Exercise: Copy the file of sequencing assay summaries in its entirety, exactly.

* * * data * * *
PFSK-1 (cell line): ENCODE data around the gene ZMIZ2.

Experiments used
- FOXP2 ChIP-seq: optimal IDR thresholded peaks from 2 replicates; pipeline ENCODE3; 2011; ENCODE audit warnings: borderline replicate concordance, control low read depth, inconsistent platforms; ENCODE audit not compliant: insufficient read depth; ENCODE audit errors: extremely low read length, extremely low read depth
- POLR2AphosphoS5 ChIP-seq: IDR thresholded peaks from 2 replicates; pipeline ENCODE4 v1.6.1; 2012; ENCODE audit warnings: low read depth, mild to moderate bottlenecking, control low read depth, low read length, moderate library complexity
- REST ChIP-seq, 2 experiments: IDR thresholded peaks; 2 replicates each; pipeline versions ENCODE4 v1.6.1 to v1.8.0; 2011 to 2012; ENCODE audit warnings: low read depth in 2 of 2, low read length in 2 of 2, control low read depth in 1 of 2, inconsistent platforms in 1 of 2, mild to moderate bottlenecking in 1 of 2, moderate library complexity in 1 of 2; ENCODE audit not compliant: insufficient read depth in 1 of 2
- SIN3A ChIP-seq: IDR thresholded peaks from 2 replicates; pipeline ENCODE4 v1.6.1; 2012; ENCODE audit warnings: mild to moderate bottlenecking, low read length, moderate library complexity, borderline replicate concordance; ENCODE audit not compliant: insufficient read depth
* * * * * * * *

PFSK-1 (cell line): ENCODE data around the gene ZMIZ2.

Experiments used
- FOXP2 ChIP-seq: optimal IDR thresholded peaks from 2 replicates; pipeline ENCODE3; 2011; ENCODE audit warnings: borderline replicate concordance, control low read depth, inconsistent platforms; ENCODE audit not compliant: insufficient read depth; ENCODE audit errors: extremely low read length, extremely low read depth
- POLR2AphosphoS5 ChIP-seq: IDR thresholded peaks from 2 replicates; pipeline ENCODE4 v1.6.1; 2012; ENCODE audit warnings: low read depth, mild to moderate bottlenecking, control low read depth, low read length, moderate library complexity
- REST ChIP-seq, 2 experiments: IDR thresholded peaks; 2 replicates each; pipeline versions ENCODE4 v1.6.1 to v1.8.0; 2011 to 2012; ENCODE audit warnings: low read depth in 2 of 2, low read length in 2 of 2, control low read depth in 1 of 2, inconsistent platforms in 1 of 2, mild to moderate bottlenecking in 1 of 2, moderate library complexity in 1 of 2; ENCODE audit not compliant: insufficient read depth in 1 of 2
- SIN3A ChIP-seq: IDR thresholded peaks from 2 replicates; pipeline ENCODE4 v1.6.1; 2012; ENCODE audit warnings: mild to moderate bottlenecking, low read length, moderate library complexity, borderline replicate concordance; ENCODE audit not compliant: insufficient read depth